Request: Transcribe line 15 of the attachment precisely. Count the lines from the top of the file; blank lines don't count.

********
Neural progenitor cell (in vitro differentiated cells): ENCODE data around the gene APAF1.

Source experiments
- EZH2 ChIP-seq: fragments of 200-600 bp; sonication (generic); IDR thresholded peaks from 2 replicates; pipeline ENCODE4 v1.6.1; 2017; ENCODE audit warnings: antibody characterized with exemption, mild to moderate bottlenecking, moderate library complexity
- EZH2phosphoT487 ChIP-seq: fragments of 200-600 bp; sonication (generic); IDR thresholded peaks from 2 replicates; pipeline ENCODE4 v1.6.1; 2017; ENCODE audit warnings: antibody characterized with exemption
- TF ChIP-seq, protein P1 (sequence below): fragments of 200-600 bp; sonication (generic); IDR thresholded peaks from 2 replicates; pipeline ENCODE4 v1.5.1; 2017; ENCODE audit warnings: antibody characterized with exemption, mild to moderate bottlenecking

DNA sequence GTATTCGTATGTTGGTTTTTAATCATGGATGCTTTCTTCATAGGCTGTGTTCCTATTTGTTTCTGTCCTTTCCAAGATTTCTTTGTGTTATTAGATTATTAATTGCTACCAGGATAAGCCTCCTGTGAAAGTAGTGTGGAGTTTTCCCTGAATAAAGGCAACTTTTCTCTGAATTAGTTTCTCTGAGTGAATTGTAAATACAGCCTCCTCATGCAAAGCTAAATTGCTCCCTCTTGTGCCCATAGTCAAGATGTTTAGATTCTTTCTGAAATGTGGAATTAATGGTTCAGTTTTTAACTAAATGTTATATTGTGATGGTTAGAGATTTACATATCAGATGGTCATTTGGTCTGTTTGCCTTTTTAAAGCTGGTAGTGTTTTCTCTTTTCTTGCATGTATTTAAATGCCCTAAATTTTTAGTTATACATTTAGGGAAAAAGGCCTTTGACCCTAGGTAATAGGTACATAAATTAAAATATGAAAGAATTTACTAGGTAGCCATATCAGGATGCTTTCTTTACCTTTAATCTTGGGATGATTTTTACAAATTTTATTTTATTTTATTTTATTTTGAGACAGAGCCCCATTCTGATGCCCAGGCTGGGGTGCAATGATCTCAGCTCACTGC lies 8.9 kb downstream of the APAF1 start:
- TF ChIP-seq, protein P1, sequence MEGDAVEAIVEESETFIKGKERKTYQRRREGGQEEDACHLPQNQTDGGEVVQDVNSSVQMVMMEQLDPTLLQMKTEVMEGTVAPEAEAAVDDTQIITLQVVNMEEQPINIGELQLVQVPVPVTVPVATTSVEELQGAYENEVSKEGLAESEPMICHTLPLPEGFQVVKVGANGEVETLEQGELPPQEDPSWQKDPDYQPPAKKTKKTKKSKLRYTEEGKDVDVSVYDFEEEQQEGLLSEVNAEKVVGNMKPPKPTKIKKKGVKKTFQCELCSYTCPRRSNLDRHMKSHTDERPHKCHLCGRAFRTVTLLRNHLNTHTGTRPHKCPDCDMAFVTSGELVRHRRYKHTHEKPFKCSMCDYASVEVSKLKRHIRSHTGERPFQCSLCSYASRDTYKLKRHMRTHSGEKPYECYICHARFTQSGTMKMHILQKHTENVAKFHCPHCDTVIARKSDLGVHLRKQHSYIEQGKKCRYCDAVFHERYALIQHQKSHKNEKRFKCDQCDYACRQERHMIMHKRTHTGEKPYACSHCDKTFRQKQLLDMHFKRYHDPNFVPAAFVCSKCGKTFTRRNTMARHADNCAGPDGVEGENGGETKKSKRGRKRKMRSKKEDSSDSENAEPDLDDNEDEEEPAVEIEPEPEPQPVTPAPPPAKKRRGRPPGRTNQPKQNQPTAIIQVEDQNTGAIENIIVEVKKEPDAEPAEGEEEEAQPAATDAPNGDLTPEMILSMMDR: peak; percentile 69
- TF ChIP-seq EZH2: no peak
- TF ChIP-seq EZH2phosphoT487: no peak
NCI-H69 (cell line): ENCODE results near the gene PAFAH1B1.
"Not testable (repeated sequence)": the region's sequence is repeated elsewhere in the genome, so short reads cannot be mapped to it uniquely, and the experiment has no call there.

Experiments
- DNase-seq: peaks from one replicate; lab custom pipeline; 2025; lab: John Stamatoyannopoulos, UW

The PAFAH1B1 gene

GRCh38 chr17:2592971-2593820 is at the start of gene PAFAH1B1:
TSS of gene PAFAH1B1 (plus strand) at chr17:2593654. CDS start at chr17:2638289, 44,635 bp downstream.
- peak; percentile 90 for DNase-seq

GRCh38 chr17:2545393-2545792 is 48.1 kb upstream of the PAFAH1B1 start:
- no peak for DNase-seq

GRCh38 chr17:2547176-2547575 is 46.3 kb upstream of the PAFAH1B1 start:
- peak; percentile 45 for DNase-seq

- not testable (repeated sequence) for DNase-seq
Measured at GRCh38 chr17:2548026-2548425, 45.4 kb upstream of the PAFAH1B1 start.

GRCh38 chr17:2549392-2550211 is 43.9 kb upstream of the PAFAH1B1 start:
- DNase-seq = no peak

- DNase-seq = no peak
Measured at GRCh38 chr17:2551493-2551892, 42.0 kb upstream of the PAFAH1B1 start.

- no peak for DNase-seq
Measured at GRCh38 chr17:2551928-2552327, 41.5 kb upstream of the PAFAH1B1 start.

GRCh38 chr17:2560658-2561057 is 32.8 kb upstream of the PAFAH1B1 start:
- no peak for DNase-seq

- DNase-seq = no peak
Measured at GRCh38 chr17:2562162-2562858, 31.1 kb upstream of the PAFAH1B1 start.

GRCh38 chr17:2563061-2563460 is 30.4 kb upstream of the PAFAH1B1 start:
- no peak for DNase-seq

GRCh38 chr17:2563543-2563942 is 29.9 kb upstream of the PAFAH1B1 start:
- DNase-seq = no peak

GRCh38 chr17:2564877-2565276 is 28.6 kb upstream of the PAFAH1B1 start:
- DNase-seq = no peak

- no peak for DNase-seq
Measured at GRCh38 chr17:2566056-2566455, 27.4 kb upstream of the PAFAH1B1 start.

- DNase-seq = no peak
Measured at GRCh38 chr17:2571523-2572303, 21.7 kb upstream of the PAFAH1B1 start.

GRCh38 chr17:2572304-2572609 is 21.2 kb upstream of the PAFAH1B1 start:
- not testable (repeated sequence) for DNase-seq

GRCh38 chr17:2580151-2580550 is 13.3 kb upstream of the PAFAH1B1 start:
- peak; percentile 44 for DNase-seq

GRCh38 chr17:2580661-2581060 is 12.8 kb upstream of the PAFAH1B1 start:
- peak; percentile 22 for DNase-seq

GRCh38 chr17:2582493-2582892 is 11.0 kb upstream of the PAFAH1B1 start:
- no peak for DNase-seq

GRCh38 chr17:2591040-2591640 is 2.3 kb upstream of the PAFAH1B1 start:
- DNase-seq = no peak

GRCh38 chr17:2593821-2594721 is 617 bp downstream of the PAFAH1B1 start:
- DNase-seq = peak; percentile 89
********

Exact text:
GRCh38 chr17:2592971-2593820 is at the start of gene PAFAH1B1: